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Supreme Court hears arguments on patents, Hobbs Act

[JURIST] The US Supreme Court [official website] heard oral arguments [day call, PDF] Tuesday in cases dealing with damages for patent infringement and the Hobbs Act robbery statute. The consolidated cases of Stryker Corp. v. Zimmer and Halo Electronics, Inc. v. Pulse Electronics, Inc. [SCOTUSblog materials] involve the application of a rigid two-part test to assess damages in a patent infringement case under 35 USC § 284 [text]. In both cases, the appealing party asserted that Octane Fitness, LLC v. ICON Health & Fitness, Inc. [opinion, PDF] should rule, in which the court rejected a similar rigid two-part test for assessment of attorney's fees under 35 USC § 285 [text]. Petitioners argued [transcript, PDF] that the Federal Circuit has developed such a rigid test for enhanced damages in patent infringement that even the worst of infringers generally are immune from damages. They claimed that this has occurred because the court is concerned no longer with intent, but proof of recklessness. Respondents argued that a rigid test is necessary in view of whether an alleged infringer knew about the patent or whether the patent was valid or pertained to the infringing work. The Supreme Court granted certiorari [order list, PDF] back in October.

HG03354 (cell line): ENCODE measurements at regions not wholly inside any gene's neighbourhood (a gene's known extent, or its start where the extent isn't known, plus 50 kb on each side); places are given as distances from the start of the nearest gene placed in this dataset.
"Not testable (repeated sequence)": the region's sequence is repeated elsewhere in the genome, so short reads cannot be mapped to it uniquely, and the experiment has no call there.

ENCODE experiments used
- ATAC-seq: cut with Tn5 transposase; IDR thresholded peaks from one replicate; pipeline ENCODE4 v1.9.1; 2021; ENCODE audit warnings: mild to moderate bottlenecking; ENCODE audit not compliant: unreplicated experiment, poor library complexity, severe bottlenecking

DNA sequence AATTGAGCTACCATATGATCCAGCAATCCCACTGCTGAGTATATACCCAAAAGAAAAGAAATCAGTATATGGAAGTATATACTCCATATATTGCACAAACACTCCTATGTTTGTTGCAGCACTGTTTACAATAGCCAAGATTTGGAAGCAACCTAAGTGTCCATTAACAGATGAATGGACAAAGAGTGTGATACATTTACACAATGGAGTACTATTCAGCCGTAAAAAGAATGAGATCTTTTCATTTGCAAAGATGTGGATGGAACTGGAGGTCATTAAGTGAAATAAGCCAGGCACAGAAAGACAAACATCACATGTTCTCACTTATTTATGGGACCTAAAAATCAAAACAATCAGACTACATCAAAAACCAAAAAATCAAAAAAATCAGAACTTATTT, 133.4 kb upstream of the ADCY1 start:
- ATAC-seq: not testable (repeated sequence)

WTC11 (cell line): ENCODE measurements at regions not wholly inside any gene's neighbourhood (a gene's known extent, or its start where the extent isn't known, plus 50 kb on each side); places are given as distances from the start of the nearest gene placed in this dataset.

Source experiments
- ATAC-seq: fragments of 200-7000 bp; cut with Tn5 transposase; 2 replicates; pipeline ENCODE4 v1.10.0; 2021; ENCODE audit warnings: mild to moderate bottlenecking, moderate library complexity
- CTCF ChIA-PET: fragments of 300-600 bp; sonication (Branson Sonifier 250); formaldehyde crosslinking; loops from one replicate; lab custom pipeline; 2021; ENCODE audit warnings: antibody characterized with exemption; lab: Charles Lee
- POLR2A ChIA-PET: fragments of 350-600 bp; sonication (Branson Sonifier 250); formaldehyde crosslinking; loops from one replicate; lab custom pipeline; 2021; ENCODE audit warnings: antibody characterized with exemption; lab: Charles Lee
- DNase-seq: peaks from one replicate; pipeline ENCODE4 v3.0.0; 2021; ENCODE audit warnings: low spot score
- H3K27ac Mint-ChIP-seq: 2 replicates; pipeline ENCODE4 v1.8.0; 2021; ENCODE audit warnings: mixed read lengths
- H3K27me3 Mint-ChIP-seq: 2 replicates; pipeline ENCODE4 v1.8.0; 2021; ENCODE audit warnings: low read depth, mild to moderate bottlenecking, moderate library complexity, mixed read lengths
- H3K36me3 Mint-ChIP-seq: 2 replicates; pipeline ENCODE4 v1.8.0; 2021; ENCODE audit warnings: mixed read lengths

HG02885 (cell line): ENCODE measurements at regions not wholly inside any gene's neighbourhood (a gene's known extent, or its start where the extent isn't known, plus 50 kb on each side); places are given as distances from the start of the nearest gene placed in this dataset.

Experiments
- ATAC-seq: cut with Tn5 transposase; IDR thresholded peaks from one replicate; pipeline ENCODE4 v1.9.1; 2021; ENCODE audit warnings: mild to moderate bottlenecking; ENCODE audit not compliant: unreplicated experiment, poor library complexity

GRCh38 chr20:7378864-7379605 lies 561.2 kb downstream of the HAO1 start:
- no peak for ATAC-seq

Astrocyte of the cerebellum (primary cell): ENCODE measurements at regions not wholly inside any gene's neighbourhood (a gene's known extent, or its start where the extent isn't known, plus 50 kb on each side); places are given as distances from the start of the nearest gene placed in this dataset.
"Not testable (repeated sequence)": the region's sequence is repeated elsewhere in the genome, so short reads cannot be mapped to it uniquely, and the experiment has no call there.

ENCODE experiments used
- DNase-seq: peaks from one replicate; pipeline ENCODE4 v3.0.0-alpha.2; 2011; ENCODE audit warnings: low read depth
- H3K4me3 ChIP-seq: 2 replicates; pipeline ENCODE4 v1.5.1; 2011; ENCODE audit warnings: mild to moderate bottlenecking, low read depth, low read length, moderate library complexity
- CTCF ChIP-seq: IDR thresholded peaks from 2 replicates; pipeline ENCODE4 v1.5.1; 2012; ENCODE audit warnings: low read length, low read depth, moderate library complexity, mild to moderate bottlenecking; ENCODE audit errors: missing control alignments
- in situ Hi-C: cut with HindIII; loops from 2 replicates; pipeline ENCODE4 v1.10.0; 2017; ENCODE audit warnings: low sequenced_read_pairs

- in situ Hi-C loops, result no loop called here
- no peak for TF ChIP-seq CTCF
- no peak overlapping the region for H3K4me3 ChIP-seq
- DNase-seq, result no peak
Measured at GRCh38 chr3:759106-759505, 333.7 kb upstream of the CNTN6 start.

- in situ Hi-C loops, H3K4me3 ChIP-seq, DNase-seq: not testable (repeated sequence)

In Taylor v. United States [SCOTUSblog materials], the court is determining whether the Hobbs Act [DOJ backgrounder] requires the government to prove that the robbery of a drug dealer actually affects interstate commerce. Counsel for petitioner/defendant Taylor argued [transcript, PDF] that the Hobbs Act has two elements: "[t]he first requires that the accused obtain property from another by either extortion or robbery. The second is the jurisdictional element, in that the consequence of either the extortion or the robbery creates an interference with commerce." Petitioner argued that the government was not required to prove the effect-on-commerce element which ultimately led to an improper conviction of Taylor. Counsel for the US countered that the federal government has jurisdiction under the Commerce Clause and can therefore prove the necessary element as it deals with both the inter and intrastate trade in marijuana.

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